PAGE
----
Going independent was the greatest single step change on the agencies performance over 10 years. We saw a 50%+ growth in revenue in the first year and have been growing steadily since crica. 30% year on year. Why was this? A few reasons actually…
Our timing was impeccable and we had a bit of luck. As we bought ourselves out of our final investment relationship we managed to grow one of our clients significantly – a client we continue to work with today.                                                       
The empowerment to make decision and take calculated risks paid off in spades. We stopped focusing and worrying about monthly net profits and started to run the business on a quarterly basis based on growing revenues and in turn investing in talent.
The personal motivation to make it work (the safety blanket was gone) created a new injection of energy and focus within us and the wider agency. We were the keepers of our own destiny and that felt amazing. Another reason to do it yourself from the outset.
6. Liberate yourself – as above.
7. Your people are what matters most
A lot of agencies I’ve worked in and observe get this wrong and we’ve certainly made mistakes along the way. Our people are the most important thing within our business because it’s them who create the magic and make it happen. If you can focus time and effort on the team then it will pay back – great people equals great work which in turn equals clients being happy and wanting to work with you.
Over the last few years we’ve invested in a talented Senior Management Team who are able to focus time and effort nurturing and supporting their teams. We have a Personal Development Plan process that ensures everyone is clear and focused on their own development. We have been told that we have one of the most attractive benefits packages in London. We’re still on the journey and don’t get it right every time however with our focus on talent we’re making real progress.
8. Take the knocks but remember to celebrate success
When you invest so much of yourself in something it’s impossible not to take things personally. Someone who doesn’t appreciate your work, a candidate who doesn’t accept the job, a client who doesn’t want to work with you… when you believe so much in something and others don’t it can be hard to take. You need to be resilient and move on quickly as wasting emotional energy and dwelling gets you nowhere.
On the other hand, you need to celebrate all the successes and milestones along the way. For me I have an ambition and when I achieve it I will celebrate, everything along the way is a stepping stone to that moment. So, I need to be careful to understand that my stepping stones are other people’s achievements and ensure that I appreciate and celebrate those moments with them.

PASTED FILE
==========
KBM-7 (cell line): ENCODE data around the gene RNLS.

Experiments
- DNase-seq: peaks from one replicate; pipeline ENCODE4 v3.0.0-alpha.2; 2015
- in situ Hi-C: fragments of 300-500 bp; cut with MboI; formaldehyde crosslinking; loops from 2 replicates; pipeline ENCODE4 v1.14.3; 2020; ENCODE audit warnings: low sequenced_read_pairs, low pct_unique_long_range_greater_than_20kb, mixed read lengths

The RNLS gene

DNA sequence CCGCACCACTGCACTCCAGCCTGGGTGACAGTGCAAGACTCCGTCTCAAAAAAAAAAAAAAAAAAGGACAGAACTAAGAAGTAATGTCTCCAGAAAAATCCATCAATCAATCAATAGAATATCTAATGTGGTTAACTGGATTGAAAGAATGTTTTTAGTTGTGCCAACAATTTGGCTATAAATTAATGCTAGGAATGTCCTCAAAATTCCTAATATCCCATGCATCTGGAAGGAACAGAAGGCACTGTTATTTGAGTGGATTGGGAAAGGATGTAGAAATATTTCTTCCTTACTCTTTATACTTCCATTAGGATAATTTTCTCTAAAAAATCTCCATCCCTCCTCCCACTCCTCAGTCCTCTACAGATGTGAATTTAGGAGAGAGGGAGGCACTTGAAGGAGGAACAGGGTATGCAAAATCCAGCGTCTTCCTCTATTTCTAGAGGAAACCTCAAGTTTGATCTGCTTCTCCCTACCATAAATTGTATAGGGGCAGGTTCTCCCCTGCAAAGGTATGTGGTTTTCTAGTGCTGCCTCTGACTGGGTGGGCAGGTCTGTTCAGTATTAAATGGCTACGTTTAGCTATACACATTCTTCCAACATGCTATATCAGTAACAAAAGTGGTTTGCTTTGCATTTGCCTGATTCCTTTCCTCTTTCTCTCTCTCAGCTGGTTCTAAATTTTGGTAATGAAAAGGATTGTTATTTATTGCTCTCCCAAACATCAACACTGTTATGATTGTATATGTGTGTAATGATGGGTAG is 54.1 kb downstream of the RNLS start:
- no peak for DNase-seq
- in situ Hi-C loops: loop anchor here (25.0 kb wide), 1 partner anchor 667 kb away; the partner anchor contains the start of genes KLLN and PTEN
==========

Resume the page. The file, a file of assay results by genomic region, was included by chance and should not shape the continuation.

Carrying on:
9. What goes in dictates what comes out
I have always believed in this philosophy. I was never the smartest or most talented person in the industry however I moved through the ranks quickly because I was willing to go the extra mile and work harder than more talented and smarter peers. That effort resulted in a higher standard of performance across the board.
When you run your own agency, this philosophy is even more pertinent and as your own boss you need to be disciplined with yourself. It’s certainly not about mindlessly working into the early hours and weekends. However, it certainly is about working long, hard and focused hours on what is going to make the biggest impact within your business. You also need to remember that your whole team, all 30 of them, are looking at your behavior and taking guidance from it. Therefore, the need to lead by example and expect of others what you expect of yourself is crucial.
10. You don’t know it all and never will
One of the most empowering things about running your own agency is that you’re the boss now. No one to manage you, tell you what to do, you can do it your way. However, with that comes a pit fall of thinking that you’re right all the time and know it all. I can guarantee that you never will.
Surrounding yourself with trusted advisors and taking the time to listen is crucial. We have implemented a Senior Management Team who have a strong voice and platform to use it. Since going independent we have had a Non-Exec on the board to provide guidance and mentoring. We have had paid for consultants and experts assist us with specific tasks such as systems and process. We have also spent a lot of time talking to friends and colleagues in the business having honest conversations and getting invaluable advice. Connect, listen and learn as much as possible.

I hope you have found my lessons both interesting and useful and that some of the lessons I have learned can accelerate your own ambition should it be running your own business. For me it has been a cathartic experience and one that has enabled me to understand that we have learned and achieved more than we credit ourselves with.  
There are a lot of people to thank however Claire, Andrew, Michaela, Ben and Martyn spring to mind specifically. Each of you have had a significant impact both professionally and personally. Thanks for your support and / or bringing your talent and energy to table.
Here’s looking forward to the next 10 years.
If you’d like to add lessons and your pov then I welcome comments below #alwayslearning